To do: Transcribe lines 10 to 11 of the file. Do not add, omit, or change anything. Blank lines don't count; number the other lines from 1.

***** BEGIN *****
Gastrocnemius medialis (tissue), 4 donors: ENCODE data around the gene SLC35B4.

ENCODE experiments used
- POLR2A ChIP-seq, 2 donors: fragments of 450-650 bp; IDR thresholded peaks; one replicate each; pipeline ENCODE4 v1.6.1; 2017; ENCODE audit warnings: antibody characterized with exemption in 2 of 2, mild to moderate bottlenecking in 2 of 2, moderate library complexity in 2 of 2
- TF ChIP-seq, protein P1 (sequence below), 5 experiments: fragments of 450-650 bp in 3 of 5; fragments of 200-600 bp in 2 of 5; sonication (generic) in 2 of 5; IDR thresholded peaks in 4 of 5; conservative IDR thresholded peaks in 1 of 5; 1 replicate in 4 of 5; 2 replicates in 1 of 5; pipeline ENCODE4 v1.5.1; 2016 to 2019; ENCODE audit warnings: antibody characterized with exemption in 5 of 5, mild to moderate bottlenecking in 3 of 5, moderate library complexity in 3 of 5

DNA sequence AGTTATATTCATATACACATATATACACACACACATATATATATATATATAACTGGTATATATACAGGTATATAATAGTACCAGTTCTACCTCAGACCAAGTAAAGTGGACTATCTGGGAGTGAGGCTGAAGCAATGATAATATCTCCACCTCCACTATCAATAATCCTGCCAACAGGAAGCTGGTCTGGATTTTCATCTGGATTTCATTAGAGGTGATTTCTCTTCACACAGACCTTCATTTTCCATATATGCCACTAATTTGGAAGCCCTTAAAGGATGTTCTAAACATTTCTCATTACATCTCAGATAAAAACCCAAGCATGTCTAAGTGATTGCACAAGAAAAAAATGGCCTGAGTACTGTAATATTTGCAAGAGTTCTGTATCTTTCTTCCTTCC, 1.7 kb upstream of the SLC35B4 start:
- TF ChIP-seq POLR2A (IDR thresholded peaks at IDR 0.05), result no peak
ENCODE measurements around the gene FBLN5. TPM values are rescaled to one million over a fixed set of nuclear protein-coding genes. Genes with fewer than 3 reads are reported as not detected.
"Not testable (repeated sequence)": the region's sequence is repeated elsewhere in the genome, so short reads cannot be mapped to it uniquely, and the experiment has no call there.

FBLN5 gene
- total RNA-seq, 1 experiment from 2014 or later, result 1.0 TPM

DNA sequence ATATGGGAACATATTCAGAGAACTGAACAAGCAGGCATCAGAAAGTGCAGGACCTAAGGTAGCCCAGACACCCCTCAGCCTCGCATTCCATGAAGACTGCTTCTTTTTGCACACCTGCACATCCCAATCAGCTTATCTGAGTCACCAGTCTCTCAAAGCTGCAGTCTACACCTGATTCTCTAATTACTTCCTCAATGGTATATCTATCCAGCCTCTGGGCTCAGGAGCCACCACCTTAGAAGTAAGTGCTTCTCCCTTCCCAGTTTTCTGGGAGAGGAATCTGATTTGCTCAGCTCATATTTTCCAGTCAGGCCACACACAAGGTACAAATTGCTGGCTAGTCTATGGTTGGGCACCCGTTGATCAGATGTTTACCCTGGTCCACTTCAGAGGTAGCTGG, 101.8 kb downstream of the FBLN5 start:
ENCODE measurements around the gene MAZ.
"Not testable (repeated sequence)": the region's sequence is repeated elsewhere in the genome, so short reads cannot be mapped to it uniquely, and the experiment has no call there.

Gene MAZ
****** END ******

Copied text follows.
- total RNA-seq, 1 experiment from 2014 or later, result 1.0 TPM

DNA sequence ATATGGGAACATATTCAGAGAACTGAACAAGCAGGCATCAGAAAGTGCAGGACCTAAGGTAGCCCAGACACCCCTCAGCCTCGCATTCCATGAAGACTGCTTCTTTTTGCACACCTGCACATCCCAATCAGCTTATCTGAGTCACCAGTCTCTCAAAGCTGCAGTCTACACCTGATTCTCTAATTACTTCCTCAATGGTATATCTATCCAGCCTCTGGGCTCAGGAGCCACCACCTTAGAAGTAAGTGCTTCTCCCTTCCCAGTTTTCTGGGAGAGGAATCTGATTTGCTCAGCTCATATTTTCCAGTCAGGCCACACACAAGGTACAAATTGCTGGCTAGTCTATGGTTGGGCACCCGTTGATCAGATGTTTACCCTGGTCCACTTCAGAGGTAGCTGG, 101.8 kb downstream of the FBLN5 start: